Interviewer: Do you have any script you are working on?
Helen: I don’t write scripts for films. I do for stage. But I came back from Enugu not too long ago, I was shocked when I was invited. I also did another film with Elvis Chuks. Funke Akindele was also part of it. I played the lead with Funke.
Interviewer: When are you making more babies?
Helen: Me and my friend will discuss that. My husband is my best friend.
Interviewer: Last year, the rumour was that you were expecting another child. Not long after that, you disappeared. So, people felt it must be true, maybe you were hiding or something?
Helen: Nothing happened. I just registered for my Ph.D, I had to read, prepare for it. I also opened a shop. So, I was busy.
Interviewer: How do you cope with all these?
Helen: Having the right people who can make things happen. Once you trust the people you have, no problem. My husband has a law firm, I also assist in running it. I am always looking forward to going home to play with my friends.
Interviewer:So, tell us about your shop, when did you set it up?
Helen: That was in 2012. We sell bridals, Ankara, lace, aso oke, wedding rings, anything that has to do with wedding.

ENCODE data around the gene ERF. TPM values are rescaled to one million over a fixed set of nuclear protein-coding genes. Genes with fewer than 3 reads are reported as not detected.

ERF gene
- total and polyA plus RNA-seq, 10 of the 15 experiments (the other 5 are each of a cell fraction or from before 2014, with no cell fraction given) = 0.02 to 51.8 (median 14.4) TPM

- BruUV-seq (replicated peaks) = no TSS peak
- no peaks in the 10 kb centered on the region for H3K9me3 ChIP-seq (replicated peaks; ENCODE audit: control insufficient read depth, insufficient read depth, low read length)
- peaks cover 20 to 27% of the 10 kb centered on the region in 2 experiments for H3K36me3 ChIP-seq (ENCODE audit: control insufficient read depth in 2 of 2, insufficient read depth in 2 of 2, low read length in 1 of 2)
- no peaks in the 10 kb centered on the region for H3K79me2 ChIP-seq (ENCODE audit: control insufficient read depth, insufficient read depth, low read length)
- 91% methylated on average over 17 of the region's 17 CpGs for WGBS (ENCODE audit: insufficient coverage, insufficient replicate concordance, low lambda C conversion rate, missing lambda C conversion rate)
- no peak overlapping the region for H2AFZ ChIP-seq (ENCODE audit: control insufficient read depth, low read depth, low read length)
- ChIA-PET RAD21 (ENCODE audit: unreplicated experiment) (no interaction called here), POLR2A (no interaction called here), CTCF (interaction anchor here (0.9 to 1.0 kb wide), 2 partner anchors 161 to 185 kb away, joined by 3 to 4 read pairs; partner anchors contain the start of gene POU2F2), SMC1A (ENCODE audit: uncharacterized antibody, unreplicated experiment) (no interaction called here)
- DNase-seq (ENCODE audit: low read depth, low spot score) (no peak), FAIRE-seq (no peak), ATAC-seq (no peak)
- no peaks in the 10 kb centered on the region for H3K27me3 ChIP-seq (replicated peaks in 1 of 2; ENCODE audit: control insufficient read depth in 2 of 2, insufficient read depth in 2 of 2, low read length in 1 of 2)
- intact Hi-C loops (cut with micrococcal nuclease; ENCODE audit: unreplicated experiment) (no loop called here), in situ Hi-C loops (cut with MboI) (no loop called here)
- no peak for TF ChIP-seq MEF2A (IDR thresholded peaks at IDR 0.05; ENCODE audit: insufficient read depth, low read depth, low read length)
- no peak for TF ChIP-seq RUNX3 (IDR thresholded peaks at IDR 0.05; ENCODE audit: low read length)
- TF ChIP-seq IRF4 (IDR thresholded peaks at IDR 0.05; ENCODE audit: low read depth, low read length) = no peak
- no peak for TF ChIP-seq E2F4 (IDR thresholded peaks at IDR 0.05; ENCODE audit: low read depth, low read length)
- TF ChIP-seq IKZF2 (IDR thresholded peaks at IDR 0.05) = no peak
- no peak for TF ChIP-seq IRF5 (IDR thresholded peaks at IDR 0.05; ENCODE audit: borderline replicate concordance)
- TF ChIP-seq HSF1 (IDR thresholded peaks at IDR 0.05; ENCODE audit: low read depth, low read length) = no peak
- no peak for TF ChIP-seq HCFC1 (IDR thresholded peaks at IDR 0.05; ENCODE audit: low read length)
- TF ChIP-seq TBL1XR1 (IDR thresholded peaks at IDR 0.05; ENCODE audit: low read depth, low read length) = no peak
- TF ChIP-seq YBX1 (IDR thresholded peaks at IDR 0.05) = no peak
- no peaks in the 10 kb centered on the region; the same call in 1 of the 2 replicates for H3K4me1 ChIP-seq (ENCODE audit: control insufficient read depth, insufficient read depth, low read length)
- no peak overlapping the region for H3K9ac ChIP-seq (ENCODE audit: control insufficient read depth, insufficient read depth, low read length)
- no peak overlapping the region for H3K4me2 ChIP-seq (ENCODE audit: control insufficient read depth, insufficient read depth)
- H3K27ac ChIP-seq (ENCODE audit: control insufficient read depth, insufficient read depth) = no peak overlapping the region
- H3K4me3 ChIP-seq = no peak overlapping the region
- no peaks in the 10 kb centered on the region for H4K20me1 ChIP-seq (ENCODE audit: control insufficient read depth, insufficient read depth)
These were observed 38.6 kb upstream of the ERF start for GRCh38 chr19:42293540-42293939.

Interviewer: Why are there more men in comedy than women?
Helen: We have more women but there are some jokes women cannot say that men will say. For instance, there are some things I Go Dye will say and people will laugh, a woman must not say such. There are jokes I have made and I started getting calls, even from my seniors. They insisted I shouldn’t have said such jokes because I am a woman. I think the society itself is not supporting women. Women don’t even support women. When you are married that is another problem. Some people believe since you are married, they wouldn’t talk to you again. I think the society itself is not appreciating women.
Princess is a fantastic comedienne. If people can only free their minds. But as a woman, immediately you get on stage, people are looking at your long earrings, your dress sense, your shoes and all that. We are used to criticizing women too much.
Interviewer: What can be done to change that?
Helen: There was this picture of Beyonce and her husband I saw on the internet. Beyonce was almost in pants performing. She was feeling cool, the lights were on her and all that. If a Tiwa Savage or Omawumi should do that, we will say they are prostitutes. I remember how Yinka Davies used to dress and even Fela girls, beautiful, clean ladies. All they are doing is acting and after the dance, they go to clean their faces so that you don’t recognize them. They know you will condemn them and tell people they are prostitutes. But when a guy does such, we will all clap and call it his logo. It is just an act. Look at the way we condemn Tonto Dikeh, she is just trying to do her thing. We have forgotten we all have emotions. By the time we do all that, we are already discouraging other women.